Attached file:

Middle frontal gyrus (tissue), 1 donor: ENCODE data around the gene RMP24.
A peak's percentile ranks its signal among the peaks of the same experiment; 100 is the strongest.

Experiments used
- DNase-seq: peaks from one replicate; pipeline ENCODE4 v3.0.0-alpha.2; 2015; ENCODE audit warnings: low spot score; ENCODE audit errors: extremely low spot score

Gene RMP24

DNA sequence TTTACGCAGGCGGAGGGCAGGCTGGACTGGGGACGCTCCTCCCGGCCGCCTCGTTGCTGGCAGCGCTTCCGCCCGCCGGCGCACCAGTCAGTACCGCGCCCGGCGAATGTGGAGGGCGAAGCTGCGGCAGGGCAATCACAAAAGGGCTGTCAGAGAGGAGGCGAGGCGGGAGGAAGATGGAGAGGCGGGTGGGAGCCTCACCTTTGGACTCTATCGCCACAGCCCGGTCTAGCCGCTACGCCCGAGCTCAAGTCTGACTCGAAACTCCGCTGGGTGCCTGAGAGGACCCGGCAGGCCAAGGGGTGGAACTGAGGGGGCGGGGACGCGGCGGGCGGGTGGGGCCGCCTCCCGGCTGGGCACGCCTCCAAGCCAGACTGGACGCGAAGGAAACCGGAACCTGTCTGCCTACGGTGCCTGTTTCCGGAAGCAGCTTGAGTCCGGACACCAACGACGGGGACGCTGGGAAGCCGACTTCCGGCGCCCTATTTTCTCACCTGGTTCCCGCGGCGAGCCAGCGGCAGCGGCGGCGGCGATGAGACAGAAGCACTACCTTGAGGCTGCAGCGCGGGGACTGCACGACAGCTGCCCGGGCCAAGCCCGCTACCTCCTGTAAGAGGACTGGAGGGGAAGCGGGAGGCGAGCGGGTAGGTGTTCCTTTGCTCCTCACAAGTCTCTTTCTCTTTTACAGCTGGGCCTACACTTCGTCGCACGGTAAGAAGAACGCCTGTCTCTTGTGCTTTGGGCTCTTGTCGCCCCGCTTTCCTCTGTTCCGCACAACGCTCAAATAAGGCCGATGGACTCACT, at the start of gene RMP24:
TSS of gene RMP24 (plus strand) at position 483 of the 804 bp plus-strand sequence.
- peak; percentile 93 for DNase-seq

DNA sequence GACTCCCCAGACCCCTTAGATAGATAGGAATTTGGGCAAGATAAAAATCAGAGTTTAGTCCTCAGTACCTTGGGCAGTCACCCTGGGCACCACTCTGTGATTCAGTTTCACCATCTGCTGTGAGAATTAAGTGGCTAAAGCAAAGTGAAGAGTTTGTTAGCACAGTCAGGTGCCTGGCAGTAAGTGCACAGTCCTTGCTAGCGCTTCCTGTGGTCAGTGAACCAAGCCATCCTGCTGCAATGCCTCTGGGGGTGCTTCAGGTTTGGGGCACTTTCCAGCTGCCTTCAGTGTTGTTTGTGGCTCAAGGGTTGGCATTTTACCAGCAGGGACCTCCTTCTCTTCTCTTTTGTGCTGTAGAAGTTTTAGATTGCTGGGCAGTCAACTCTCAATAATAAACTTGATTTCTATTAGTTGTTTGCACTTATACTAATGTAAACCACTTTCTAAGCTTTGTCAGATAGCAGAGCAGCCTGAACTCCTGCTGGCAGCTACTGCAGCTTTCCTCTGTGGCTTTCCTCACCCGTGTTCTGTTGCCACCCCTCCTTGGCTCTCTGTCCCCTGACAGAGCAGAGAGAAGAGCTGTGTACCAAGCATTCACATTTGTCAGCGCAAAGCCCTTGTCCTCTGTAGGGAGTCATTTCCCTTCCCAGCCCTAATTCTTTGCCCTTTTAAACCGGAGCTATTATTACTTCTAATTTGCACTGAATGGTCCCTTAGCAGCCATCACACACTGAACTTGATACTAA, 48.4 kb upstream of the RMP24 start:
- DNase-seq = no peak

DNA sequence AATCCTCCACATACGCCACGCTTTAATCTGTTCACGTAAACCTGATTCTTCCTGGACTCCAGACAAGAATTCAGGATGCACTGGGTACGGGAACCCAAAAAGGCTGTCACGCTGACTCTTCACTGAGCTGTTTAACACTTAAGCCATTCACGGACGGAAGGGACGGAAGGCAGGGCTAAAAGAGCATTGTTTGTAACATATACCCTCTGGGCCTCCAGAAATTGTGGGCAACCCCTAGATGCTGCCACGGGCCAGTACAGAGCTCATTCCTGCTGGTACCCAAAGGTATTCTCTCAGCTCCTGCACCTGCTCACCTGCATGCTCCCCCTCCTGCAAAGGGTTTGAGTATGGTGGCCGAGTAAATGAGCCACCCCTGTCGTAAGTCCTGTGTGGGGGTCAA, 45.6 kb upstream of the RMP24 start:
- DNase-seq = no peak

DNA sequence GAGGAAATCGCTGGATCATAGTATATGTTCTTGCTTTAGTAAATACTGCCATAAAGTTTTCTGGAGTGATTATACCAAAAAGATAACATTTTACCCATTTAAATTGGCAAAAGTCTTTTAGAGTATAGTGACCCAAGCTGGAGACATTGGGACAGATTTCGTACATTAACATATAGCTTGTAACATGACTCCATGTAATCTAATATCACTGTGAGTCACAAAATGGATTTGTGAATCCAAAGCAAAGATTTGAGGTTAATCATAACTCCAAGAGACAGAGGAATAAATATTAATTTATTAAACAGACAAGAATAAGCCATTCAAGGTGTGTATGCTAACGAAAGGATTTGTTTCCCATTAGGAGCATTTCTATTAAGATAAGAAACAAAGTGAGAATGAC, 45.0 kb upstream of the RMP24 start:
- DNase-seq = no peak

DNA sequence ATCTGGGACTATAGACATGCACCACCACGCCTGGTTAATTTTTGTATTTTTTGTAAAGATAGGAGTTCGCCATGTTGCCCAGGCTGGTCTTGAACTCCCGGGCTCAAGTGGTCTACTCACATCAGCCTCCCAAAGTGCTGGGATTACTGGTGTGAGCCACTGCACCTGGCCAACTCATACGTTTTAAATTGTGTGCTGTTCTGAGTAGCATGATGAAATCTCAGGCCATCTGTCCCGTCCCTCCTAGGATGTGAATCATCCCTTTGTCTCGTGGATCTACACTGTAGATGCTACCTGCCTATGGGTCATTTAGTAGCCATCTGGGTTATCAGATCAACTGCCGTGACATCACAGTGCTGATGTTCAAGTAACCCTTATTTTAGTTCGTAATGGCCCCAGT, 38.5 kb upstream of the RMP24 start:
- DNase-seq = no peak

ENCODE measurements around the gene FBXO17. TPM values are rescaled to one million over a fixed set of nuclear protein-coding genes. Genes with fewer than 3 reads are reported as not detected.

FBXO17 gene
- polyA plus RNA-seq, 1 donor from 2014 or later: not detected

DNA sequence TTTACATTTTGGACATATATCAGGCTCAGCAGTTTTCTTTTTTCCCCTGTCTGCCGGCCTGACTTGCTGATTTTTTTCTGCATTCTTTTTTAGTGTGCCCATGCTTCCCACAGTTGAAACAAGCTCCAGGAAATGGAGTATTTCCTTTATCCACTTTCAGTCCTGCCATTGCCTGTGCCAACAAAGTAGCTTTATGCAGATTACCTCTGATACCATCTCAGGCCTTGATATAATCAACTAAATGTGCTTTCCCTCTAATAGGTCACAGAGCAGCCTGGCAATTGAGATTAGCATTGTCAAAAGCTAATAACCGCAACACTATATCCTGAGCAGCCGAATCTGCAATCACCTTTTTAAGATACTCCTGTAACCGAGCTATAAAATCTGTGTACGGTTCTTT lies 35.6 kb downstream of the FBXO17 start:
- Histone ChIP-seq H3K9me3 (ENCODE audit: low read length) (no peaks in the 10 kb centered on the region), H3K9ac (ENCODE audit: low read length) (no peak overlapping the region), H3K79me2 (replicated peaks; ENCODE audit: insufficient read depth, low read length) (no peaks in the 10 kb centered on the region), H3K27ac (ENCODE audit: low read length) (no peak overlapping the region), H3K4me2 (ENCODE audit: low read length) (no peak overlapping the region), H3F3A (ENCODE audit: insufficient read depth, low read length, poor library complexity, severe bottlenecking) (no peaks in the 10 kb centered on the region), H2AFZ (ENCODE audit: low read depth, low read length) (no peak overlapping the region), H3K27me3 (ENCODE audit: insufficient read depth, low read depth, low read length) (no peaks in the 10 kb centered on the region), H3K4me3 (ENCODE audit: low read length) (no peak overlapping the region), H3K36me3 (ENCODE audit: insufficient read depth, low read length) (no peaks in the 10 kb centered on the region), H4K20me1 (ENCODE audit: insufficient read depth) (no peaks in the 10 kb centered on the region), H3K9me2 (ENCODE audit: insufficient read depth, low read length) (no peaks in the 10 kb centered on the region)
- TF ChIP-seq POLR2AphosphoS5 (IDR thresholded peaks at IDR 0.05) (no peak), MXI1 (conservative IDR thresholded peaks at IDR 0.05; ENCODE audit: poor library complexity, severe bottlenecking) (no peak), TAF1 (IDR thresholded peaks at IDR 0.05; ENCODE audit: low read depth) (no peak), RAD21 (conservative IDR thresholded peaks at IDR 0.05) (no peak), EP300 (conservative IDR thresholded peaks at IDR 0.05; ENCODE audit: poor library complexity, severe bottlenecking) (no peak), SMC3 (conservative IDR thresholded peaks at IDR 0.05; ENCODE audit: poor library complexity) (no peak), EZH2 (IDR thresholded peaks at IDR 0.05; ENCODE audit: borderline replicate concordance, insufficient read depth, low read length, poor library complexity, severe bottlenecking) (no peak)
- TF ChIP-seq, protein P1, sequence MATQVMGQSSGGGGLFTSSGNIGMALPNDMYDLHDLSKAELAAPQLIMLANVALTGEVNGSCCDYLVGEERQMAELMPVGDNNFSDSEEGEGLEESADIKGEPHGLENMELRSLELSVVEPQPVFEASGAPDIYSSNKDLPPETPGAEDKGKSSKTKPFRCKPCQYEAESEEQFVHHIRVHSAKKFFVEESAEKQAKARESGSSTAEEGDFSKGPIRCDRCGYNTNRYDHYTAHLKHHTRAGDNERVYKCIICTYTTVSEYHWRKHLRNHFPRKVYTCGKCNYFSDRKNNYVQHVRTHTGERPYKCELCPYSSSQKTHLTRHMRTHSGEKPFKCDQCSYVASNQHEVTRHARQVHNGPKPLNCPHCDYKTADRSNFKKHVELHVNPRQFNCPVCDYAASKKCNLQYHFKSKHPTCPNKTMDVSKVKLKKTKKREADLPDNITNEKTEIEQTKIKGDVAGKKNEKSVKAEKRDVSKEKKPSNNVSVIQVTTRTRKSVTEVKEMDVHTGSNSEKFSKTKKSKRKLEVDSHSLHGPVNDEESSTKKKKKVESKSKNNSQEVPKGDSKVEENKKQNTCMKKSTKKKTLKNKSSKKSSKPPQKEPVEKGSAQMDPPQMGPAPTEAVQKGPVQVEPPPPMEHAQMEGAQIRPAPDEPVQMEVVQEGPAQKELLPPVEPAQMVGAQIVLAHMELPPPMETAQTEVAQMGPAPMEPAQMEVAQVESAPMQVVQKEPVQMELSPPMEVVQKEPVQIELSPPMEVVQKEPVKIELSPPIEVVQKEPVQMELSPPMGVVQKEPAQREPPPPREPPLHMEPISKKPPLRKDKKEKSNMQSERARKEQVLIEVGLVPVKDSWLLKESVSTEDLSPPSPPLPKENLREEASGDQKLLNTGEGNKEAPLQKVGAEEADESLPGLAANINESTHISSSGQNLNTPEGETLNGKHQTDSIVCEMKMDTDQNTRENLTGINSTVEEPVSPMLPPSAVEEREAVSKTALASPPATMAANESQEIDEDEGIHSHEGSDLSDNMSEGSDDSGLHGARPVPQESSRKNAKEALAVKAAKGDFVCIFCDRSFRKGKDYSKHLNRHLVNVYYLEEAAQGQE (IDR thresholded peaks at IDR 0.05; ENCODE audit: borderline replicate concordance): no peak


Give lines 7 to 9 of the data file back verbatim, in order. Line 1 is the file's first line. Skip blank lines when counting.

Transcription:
TSS of gene RMP24 (plus strand) at position 483 of the 804 bp plus-strand sequence.
- peak; percentile 93 for DNase-seq

DNA sequence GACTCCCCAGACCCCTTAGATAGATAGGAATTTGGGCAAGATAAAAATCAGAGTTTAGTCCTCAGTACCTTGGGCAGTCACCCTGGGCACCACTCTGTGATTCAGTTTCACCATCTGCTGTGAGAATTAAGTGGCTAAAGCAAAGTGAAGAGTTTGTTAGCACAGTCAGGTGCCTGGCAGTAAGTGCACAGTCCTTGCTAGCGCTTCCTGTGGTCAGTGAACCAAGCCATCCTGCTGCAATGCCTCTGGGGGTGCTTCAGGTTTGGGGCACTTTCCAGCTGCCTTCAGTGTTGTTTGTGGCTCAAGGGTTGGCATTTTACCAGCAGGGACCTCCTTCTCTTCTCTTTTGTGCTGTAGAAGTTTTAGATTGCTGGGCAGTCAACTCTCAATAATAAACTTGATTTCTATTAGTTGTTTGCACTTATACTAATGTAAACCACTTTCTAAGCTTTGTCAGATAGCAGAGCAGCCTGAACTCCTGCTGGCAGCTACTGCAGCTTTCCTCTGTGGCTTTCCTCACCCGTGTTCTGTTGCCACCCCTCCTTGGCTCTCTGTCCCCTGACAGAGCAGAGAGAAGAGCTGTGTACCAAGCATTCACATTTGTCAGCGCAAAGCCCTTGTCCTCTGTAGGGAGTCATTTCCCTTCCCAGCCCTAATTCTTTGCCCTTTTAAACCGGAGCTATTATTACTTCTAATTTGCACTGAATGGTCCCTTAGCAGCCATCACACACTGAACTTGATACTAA, 48.4 kb upstream of the RMP24 start: